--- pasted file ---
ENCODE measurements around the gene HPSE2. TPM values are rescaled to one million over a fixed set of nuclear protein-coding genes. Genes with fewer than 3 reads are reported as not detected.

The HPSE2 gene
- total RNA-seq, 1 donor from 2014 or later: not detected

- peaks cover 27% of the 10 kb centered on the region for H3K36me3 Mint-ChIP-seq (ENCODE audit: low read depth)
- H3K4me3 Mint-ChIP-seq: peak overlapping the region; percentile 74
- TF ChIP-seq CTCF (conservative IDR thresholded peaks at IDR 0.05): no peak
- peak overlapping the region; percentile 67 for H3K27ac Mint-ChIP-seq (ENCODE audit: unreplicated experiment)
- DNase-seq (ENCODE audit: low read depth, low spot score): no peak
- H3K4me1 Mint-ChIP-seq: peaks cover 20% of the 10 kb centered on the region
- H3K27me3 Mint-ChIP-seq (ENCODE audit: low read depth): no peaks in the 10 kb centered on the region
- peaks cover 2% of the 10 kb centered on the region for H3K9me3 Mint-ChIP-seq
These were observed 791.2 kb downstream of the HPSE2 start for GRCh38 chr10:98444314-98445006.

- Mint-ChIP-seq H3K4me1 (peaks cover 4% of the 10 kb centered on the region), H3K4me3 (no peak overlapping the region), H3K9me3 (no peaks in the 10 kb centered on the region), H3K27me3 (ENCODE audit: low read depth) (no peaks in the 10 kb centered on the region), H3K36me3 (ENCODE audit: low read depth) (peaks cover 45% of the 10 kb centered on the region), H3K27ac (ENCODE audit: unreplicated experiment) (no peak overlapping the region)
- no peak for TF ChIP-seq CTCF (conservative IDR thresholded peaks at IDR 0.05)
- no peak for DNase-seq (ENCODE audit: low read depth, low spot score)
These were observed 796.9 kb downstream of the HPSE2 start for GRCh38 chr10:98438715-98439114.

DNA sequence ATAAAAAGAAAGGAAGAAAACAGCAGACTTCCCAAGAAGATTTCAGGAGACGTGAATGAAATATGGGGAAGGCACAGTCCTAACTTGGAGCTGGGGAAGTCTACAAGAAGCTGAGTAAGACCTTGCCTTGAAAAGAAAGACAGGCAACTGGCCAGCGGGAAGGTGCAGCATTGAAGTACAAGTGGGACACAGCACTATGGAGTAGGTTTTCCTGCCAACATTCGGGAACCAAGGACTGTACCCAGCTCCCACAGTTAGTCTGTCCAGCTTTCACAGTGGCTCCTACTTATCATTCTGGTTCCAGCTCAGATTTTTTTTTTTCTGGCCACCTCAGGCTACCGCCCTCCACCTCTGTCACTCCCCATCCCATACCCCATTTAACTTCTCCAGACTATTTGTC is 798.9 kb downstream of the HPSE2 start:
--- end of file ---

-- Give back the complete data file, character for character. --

ENCODE measurements around the gene HPSE2. TPM values are rescaled to one million over a fixed set of nuclear protein-coding genes. Genes with fewer than 3 reads are reported as not detected.

The HPSE2 gene
- total RNA-seq, 1 donor from 2014 or later: not detected

- peaks cover 27% of the 10 kb centered on the region for H3K36me3 Mint-ChIP-seq (ENCODE audit: low read depth)
- H3K4me3 Mint-ChIP-seq: peak overlapping the region; percentile 74
- TF ChIP-seq CTCF (conservative IDR thresholded peaks at IDR 0.05): no peak
- peak overlapping the region; percentile 67 for H3K27ac Mint-ChIP-seq (ENCODE audit: unreplicated experiment)
- DNase-seq (ENCODE audit: low read depth, low spot score): no peak
- H3K4me1 Mint-ChIP-seq: peaks cover 20% of the 10 kb centered on the region
- H3K27me3 Mint-ChIP-seq (ENCODE audit: low read depth): no peaks in the 10 kb centered on the region
- peaks cover 2% of the 10 kb centered on the region for H3K9me3 Mint-ChIP-seq
These were observed 791.2 kb downstream of the HPSE2 start for GRCh38 chr10:98444314-98445006.

- Mint-ChIP-seq H3K4me1 (peaks cover 4% of the 10 kb centered on the region), H3K4me3 (no peak overlapping the region), H3K9me3 (no peaks in the 10 kb centered on the region), H3K27me3 (ENCODE audit: low read depth) (no peaks in the 10 kb centered on the region), H3K36me3 (ENCODE audit: low read depth) (peaks cover 45% of the 10 kb centered on the region), H3K27ac (ENCODE audit: unreplicated experiment) (no peak overlapping the region)
- no peak for TF ChIP-seq CTCF (conservative IDR thresholded peaks at IDR 0.05)
- no peak for DNase-seq (ENCODE audit: low read depth, low spot score)
These were observed 796.9 kb downstream of the HPSE2 start for GRCh38 chr10:98438715-98439114.

DNA sequence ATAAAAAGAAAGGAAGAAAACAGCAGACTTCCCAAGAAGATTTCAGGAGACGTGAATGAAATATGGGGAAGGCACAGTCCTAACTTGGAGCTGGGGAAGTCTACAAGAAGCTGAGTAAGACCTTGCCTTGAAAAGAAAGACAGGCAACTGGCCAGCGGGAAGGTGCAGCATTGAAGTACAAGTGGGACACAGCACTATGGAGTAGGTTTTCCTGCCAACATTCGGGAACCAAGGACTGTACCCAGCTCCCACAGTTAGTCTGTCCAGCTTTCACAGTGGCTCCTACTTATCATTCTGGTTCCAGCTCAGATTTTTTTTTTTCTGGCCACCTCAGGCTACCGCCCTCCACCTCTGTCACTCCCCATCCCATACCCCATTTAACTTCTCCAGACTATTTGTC is 798.9 kb downstream of the HPSE2 start: